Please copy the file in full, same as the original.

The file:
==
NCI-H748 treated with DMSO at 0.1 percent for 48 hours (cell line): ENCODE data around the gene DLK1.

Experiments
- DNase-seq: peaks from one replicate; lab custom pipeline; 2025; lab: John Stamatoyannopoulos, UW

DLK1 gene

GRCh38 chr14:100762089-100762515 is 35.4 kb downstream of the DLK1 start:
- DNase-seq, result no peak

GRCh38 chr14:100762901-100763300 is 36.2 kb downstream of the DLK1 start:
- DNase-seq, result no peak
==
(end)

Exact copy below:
NCI-H748 treated with DMSO at 0.1 percent for 48 hours (cell line): ENCODE data around the gene DLK1.

Experiments
- DNase-seq: peaks from one replicate; lab custom pipeline; 2025; lab: John Stamatoyannopoulos, UW

DLK1 gene

GRCh38 chr14:100762089-100762515 is 35.4 kb downstream of the DLK1 start:
- DNase-seq, result no peak

GRCh38 chr14:100762901-100763300 is 36.2 kb downstream of the DLK1 start:
- DNase-seq, result no peak